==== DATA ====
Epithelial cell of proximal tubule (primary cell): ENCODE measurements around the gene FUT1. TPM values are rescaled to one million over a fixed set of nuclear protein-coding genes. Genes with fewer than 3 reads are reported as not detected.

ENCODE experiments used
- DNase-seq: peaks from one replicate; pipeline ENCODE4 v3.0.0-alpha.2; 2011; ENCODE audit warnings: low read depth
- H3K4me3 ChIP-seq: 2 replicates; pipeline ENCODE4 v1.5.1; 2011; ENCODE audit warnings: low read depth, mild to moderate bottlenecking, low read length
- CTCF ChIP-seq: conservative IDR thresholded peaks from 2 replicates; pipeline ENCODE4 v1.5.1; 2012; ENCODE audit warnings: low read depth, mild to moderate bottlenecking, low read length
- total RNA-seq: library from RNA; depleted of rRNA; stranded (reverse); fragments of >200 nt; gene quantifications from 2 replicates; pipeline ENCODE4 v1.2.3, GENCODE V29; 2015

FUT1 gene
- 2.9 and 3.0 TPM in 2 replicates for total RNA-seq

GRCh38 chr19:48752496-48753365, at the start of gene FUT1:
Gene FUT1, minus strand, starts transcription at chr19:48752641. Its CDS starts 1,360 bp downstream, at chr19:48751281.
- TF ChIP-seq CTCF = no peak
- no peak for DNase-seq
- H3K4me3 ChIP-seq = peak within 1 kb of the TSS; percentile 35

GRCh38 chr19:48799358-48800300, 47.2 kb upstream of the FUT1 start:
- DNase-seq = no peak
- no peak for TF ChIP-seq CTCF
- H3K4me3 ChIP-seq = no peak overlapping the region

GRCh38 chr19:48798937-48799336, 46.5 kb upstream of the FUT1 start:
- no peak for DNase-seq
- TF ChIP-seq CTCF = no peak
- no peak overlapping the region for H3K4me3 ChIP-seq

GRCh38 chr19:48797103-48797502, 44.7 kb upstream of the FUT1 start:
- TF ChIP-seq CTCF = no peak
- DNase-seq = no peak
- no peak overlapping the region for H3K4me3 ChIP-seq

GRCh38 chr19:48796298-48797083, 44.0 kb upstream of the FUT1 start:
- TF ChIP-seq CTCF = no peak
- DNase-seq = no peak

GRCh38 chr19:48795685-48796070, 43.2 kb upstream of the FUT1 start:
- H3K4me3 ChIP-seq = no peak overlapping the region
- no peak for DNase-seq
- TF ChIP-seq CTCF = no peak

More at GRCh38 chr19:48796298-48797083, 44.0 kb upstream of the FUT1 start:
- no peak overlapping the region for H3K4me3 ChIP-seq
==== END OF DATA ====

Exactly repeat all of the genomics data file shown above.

Epithelial cell of proximal tubule (primary cell): ENCODE measurements around the gene FUT1. TPM values are rescaled to one million over a fixed set of nuclear protein-coding genes. Genes with fewer than 3 reads are reported as not detected.

ENCODE experiments used
- DNase-seq: peaks from one replicate; pipeline ENCODE4 v3.0.0-alpha.2; 2011; ENCODE audit warnings: low read depth
- H3K4me3 ChIP-seq: 2 replicates; pipeline ENCODE4 v1.5.1; 2011; ENCODE audit warnings: low read depth, mild to moderate bottlenecking, low read length
- CTCF ChIP-seq: conservative IDR thresholded peaks from 2 replicates; pipeline ENCODE4 v1.5.1; 2012; ENCODE audit warnings: low read depth, mild to moderate bottlenecking, low read length
- total RNA-seq: library from RNA; depleted of rRNA; stranded (reverse); fragments of >200 nt; gene quantifications from 2 replicates; pipeline ENCODE4 v1.2.3, GENCODE V29; 2015

FUT1 gene
- 2.9 and 3.0 TPM in 2 replicates for total RNA-seq

GRCh38 chr19:48752496-48753365, at the start of gene FUT1:
Gene FUT1, minus strand, starts transcription at chr19:48752641. Its CDS starts 1,360 bp downstream, at chr19:48751281.
- TF ChIP-seq CTCF = no peak
- no peak for DNase-seq
- H3K4me3 ChIP-seq = peak within 1 kb of the TSS; percentile 35

GRCh38 chr19:48799358-48800300, 47.2 kb upstream of the FUT1 start:
- DNase-seq = no peak
- no peak for TF ChIP-seq CTCF
- H3K4me3 ChIP-seq = no peak overlapping the region

GRCh38 chr19:48798937-48799336, 46.5 kb upstream of the FUT1 start:
- no peak for DNase-seq
- TF ChIP-seq CTCF = no peak
- no peak overlapping the region for H3K4me3 ChIP-seq

GRCh38 chr19:48797103-48797502, 44.7 kb upstream of the FUT1 start:
- TF ChIP-seq CTCF = no peak
- DNase-seq = no peak
- no peak overlapping the region for H3K4me3 ChIP-seq

GRCh38 chr19:48796298-48797083, 44.0 kb upstream of the FUT1 start:
- TF ChIP-seq CTCF = no peak
- DNase-seq = no peak

GRCh38 chr19:48795685-48796070, 43.2 kb upstream of the FUT1 start:
- H3K4me3 ChIP-seq = no peak overlapping the region
- no peak for DNase-seq
- TF ChIP-seq CTCF = no peak

More at GRCh38 chr19:48796298-48797083, 44.0 kb upstream of the FUT1 start:
- no peak overlapping the region for H3K4me3 ChIP-seq